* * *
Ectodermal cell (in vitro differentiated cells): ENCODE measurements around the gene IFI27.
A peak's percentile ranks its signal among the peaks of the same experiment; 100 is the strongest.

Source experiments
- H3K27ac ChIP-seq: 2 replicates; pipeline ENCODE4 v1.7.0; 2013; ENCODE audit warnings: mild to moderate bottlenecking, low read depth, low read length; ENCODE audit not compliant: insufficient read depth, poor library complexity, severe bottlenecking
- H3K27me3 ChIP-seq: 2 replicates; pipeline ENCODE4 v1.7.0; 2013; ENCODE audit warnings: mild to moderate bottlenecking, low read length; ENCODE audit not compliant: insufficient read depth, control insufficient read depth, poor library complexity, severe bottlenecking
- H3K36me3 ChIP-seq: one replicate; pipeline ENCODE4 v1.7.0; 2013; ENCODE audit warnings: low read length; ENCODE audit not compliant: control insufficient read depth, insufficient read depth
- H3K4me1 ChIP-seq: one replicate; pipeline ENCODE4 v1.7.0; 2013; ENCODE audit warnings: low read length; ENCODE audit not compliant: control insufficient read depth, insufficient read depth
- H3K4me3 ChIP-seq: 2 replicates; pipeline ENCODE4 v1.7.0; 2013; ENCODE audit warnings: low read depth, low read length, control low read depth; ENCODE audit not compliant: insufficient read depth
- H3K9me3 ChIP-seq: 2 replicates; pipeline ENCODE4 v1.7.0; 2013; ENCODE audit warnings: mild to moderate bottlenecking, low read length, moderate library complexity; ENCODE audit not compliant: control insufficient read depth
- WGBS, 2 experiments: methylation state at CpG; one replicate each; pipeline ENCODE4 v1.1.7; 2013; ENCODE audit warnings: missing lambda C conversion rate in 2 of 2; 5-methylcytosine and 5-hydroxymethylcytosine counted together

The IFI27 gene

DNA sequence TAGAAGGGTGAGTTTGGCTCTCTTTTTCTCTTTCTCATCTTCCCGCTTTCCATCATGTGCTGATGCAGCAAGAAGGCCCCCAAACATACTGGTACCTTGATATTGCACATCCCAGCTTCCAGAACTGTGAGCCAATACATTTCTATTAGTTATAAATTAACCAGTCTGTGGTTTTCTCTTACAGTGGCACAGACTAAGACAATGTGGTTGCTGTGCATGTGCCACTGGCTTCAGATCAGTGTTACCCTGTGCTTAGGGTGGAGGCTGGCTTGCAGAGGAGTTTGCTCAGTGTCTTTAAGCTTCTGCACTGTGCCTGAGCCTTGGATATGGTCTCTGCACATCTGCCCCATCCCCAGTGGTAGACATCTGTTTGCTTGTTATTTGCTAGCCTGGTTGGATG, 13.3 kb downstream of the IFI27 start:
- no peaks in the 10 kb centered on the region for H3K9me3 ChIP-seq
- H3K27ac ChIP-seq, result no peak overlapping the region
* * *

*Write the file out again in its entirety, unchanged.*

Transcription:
Ectodermal cell (in vitro differentiated cells): ENCODE measurements around the gene IFI27.
A peak's percentile ranks its signal among the peaks of the same experiment; 100 is the strongest.

Source experiments
- H3K27ac ChIP-seq: 2 replicates; pipeline ENCODE4 v1.7.0; 2013; ENCODE audit warnings: mild to moderate bottlenecking, low read depth, low read length; ENCODE audit not compliant: insufficient read depth, poor library complexity, severe bottlenecking
- H3K27me3 ChIP-seq: 2 replicates; pipeline ENCODE4 v1.7.0; 2013; ENCODE audit warnings: mild to moderate bottlenecking, low read length; ENCODE audit not compliant: insufficient read depth, control insufficient read depth, poor library complexity, severe bottlenecking
- H3K36me3 ChIP-seq: one replicate; pipeline ENCODE4 v1.7.0; 2013; ENCODE audit warnings: low read length; ENCODE audit not compliant: control insufficient read depth, insufficient read depth
- H3K4me1 ChIP-seq: one replicate; pipeline ENCODE4 v1.7.0; 2013; ENCODE audit warnings: low read length; ENCODE audit not compliant: control insufficient read depth, insufficient read depth
- H3K4me3 ChIP-seq: 2 replicates; pipeline ENCODE4 v1.7.0; 2013; ENCODE audit warnings: low read depth, low read length, control low read depth; ENCODE audit not compliant: insufficient read depth
- H3K9me3 ChIP-seq: 2 replicates; pipeline ENCODE4 v1.7.0; 2013; ENCODE audit warnings: mild to moderate bottlenecking, low read length, moderate library complexity; ENCODE audit not compliant: control insufficient read depth
- WGBS, 2 experiments: methylation state at CpG; one replicate each; pipeline ENCODE4 v1.1.7; 2013; ENCODE audit warnings: missing lambda C conversion rate in 2 of 2; 5-methylcytosine and 5-hydroxymethylcytosine counted together

The IFI27 gene

DNA sequence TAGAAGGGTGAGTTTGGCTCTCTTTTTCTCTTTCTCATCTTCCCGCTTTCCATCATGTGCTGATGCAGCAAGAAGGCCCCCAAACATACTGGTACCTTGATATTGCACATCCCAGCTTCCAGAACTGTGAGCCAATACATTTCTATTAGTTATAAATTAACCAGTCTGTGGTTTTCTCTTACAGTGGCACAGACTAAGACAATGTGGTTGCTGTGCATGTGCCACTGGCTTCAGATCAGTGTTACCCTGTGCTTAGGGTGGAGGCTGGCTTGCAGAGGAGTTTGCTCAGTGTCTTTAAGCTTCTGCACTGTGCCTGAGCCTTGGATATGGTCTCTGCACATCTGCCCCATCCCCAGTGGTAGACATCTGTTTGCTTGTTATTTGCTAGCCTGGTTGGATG, 13.3 kb downstream of the IFI27 start:
- no peaks in the 10 kb centered on the region for H3K9me3 ChIP-seq
- H3K27ac ChIP-seq, result no peak overlapping the region